Friday, 19 March 2010
ON THE JOB By Sue Harding
Paul Hollis looked away.
In one quick glance he'd learned everything he needed to know. Myra Vale's body lay discarded like a rag doll on the floor beside the bed. Her face was still contorted in a look of surprise, her eyes staring, the knife hilt sticking out from just below her ribs. Yeah, she was dead alright.
Hollis stepped over her body, careful not to catch his shoes in the sticky pool of blood that had already soaked into the carpet. She was dead, and so was this line of enquiry. A real dead end.
He pushed open the tattered net curtain and stared out through the grimy window. The street below was quiet. Empty. The world had not yet woken up. The first fingers of dawn were itching to tear back the darkness of night.
The sickly smell of Myra's body tapped at his consciousness, reminding him that while he daydreamed she lay waiting for him, her eyes sightlessly watching his every move.
He turned reluctantly back. He'd seen enough bodies in his time and hers was certainly nothing new. For once he just wanted out, to leave this all behind him, start again. Feel clean. But he knew that he had work to do.
The knife hilt reflected the overhead light. It was a polished steel handle with a large and unwieldy blade. Just the sort of thing to make the right kind of statement: a weapon seized in a moment of frenzy.
Of course, he'd been anything but frenzied in his attack. He'd been cold and quick and despite the energy he'd expended on terminating Myra's life, her death had been quick. He hadn't relished twisting the knife, replicating the wounds an amateur might inflict, but his contract demanded it.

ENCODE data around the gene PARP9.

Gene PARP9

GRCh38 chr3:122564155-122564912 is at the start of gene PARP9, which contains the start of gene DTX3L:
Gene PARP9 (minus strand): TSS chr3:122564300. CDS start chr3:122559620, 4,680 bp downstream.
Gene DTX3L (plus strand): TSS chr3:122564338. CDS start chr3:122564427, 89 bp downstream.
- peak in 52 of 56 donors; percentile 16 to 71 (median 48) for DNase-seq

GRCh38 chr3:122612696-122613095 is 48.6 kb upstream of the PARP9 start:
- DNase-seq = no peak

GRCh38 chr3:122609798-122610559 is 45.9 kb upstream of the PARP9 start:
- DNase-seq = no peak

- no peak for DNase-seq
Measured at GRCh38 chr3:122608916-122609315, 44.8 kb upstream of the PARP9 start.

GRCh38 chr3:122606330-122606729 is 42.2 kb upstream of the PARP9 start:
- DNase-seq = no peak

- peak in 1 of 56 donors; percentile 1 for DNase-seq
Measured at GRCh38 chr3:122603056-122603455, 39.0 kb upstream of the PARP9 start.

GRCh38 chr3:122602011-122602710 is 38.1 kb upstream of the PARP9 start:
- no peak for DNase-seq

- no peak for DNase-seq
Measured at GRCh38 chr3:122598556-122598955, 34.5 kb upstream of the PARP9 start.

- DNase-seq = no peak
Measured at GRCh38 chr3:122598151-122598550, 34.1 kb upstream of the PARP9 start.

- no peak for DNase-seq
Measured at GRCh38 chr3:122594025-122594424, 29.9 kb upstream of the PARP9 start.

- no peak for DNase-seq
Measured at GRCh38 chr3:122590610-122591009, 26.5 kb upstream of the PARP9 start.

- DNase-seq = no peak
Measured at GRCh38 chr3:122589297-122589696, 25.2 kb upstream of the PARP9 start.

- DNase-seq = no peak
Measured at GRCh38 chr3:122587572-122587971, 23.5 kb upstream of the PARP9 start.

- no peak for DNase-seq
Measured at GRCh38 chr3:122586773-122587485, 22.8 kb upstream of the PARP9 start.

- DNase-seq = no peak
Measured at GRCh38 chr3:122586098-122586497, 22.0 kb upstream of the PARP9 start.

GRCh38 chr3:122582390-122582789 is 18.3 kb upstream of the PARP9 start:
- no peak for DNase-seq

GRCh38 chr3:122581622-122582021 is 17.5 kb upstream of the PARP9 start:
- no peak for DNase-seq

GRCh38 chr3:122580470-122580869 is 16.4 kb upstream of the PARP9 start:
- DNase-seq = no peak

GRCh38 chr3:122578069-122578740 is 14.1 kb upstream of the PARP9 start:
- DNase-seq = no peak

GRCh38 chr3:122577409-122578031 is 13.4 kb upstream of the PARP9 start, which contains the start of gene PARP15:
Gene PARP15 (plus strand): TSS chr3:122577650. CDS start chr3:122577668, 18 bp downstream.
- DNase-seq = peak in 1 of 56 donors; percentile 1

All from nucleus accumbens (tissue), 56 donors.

Hollis moved across to the kitchen area of Myra's small and pathetic world and picked up the hold-all he'd discarded when Myra had backed away from him in surprise. He reached inside to retrieve the knife block with its remaining four blades neatly in place and set it on the counter. He moved it back, then changed its position until he was satisfied, then knocked it over. It set the scene: the block toppled over by the suspect as they drew the murder weapon.
A cursory examination of the area afforded him the assurance that everything was in place. His client had been quite specific about the manner in which Myra had to die and now, as he looked around, Hollis was satisfied that the scene was ready for the next act.
He didn't want to know the details of why Myra had become an unnecessary burden to the woman who had contacted him. Maybe she'd been having an affair with his client's husband. Or perhaps she'd been threatening to extort money. Hell, it could even be sibling rivalry for all he knew. He didn't care. Just another job. Unpleasant, but a necessary source of extra income. And it made good use of his talents, too. A test of his skills.
Hollis lifted his bag and eased out of the door, pulling it to behind him, but not closed. He paused, mentally running through what had just transpired, ticking off all the elements of the crime scene, working back in time much as he would do when he returned later, assembling the evidence.
He remembered the mantra drummed into him, all those years ago when he'd begun his career in the forensics department: “Every contact leaves a trace”, and resisted the urge to remove the gloves he wore. No time for silly mistakes, he thought. He saw his watch through the latex cuff. With luck he could get out of Myra's flat and back to his own place with enough time for a reasonable nap before he got the call-out.
Sue Harding works in a library in Warks. Having spent years 'shelving' books, she's starting to 'write' them instead! Sue blogs here: